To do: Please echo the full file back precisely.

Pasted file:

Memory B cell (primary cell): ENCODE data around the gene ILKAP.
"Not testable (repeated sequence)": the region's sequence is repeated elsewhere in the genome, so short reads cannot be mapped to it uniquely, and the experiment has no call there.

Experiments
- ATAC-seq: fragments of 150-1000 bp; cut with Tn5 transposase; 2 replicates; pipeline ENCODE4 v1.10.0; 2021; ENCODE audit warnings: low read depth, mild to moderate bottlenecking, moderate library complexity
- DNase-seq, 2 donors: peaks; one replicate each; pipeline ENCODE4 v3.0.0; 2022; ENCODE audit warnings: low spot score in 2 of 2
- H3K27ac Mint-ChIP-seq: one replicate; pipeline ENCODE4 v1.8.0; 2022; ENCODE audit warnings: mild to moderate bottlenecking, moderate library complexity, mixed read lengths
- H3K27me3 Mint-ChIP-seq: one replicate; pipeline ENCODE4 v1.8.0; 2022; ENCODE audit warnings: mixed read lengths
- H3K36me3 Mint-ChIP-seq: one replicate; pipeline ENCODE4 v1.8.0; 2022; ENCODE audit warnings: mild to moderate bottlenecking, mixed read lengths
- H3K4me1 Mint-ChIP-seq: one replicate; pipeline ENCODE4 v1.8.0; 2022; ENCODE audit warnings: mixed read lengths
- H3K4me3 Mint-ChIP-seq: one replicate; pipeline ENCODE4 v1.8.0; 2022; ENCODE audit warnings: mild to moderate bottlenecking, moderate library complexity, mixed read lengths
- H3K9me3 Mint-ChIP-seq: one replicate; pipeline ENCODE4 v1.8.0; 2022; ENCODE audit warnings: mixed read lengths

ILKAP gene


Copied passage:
Memory B cell (primary cell): ENCODE data around the gene ILKAP.
"Not testable (repeated sequence)": the region's sequence is repeated elsewhere in the genome, so short reads cannot be mapped to it uniquely, and the experiment has no call there.

Experiments
- ATAC-seq: fragments of 150-1000 bp; cut with Tn5 transposase; 2 replicates; pipeline ENCODE4 v1.10.0; 2021; ENCODE audit warnings: low read depth, mild to moderate bottlenecking, moderate library complexity
- DNase-seq, 2 donors: peaks; one replicate each; pipeline ENCODE4 v3.0.0; 2022; ENCODE audit warnings: low spot score in 2 of 2
- H3K27ac Mint-ChIP-seq: one replicate; pipeline ENCODE4 v1.8.0; 2022; ENCODE audit warnings: mild to moderate bottlenecking, moderate library complexity, mixed read lengths
- H3K27me3 Mint-ChIP-seq: one replicate; pipeline ENCODE4 v1.8.0; 2022; ENCODE audit warnings: mixed read lengths
- H3K36me3 Mint-ChIP-seq: one replicate; pipeline ENCODE4 v1.8.0; 2022; ENCODE audit warnings: mild to moderate bottlenecking, mixed read lengths
- H3K4me1 Mint-ChIP-seq: one replicate; pipeline ENCODE4 v1.8.0; 2022; ENCODE audit warnings: mixed read lengths
- H3K4me3 Mint-ChIP-seq: one replicate; pipeline ENCODE4 v1.8.0; 2022; ENCODE audit warnings: mild to moderate bottlenecking, moderate library complexity, mixed read lengths
- H3K9me3 Mint-ChIP-seq: one replicate; pipeline ENCODE4 v1.8.0; 2022; ENCODE audit warnings: mixed read lengths

ILKAP gene